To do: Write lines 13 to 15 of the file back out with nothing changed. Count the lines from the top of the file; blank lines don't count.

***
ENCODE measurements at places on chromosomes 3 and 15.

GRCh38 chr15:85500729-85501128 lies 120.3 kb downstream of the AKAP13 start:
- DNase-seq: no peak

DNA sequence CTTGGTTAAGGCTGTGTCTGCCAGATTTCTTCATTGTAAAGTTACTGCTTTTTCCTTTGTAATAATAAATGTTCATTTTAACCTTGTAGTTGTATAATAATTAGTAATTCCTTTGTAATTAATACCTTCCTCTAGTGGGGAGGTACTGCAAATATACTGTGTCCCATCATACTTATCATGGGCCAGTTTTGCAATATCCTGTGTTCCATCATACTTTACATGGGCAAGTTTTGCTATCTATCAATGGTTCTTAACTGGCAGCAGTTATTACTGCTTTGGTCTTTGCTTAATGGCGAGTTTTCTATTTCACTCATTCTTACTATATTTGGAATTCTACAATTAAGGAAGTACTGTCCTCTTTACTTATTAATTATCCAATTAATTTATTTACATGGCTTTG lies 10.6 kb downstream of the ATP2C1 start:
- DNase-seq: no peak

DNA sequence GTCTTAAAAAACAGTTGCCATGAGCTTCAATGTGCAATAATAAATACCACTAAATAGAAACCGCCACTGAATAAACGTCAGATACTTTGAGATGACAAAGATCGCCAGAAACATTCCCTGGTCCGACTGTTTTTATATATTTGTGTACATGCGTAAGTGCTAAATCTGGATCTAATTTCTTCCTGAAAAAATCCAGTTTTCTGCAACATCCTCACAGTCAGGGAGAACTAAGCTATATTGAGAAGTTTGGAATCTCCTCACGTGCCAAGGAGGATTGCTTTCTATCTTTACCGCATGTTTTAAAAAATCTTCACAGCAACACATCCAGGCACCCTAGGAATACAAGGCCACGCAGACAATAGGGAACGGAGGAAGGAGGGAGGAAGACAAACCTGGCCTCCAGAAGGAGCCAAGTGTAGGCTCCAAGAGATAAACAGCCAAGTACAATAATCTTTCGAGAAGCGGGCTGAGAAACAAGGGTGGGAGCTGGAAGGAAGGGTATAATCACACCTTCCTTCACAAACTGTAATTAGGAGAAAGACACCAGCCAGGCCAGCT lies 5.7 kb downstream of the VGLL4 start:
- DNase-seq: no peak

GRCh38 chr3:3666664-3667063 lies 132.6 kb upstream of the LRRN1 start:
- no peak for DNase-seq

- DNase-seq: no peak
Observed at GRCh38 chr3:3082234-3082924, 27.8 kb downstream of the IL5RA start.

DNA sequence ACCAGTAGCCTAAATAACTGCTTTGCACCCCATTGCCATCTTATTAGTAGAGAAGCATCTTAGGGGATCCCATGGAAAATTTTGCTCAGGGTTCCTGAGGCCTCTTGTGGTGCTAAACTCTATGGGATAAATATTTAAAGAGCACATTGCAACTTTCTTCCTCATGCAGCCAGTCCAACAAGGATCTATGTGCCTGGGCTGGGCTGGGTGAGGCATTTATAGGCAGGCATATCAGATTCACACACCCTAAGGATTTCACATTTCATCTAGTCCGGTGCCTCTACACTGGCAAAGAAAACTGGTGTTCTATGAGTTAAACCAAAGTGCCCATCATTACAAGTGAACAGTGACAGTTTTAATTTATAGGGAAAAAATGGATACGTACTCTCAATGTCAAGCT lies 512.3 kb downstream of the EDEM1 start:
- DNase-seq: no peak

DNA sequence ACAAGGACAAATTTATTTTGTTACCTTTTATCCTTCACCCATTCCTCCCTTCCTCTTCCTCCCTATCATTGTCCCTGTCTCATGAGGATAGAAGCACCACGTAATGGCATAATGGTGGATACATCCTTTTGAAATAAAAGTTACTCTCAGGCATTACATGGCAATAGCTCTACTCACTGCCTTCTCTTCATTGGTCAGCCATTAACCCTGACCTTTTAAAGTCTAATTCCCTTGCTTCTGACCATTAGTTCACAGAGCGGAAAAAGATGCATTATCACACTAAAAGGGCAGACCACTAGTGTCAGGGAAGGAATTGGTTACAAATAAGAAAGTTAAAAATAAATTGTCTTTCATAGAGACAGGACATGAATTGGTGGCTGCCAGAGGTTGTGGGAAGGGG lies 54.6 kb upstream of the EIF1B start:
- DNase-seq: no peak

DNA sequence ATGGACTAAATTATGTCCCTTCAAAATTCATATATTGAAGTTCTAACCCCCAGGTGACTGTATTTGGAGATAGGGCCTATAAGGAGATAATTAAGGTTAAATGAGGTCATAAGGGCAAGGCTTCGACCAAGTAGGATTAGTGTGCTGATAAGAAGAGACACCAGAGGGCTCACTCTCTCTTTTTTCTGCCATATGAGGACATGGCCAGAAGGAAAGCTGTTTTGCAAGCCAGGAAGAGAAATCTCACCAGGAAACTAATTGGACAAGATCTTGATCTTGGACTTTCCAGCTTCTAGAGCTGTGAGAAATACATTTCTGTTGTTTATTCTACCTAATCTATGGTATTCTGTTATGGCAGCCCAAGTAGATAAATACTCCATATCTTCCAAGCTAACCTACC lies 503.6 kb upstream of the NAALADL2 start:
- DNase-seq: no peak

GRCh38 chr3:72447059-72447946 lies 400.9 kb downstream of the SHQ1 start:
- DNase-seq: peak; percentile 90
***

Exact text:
- DNase-seq: no peak

DNA sequence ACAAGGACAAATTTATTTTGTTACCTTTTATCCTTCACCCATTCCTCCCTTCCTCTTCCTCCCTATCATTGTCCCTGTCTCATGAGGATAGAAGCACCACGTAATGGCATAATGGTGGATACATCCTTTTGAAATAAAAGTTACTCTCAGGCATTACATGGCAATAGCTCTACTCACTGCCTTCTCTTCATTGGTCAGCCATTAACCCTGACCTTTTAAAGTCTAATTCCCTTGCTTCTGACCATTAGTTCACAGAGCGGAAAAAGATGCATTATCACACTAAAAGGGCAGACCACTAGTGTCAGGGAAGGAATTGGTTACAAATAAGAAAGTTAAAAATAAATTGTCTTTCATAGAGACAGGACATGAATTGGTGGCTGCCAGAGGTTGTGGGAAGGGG lies 54.6 kb upstream of the EIF1B start:
- DNase-seq: no peak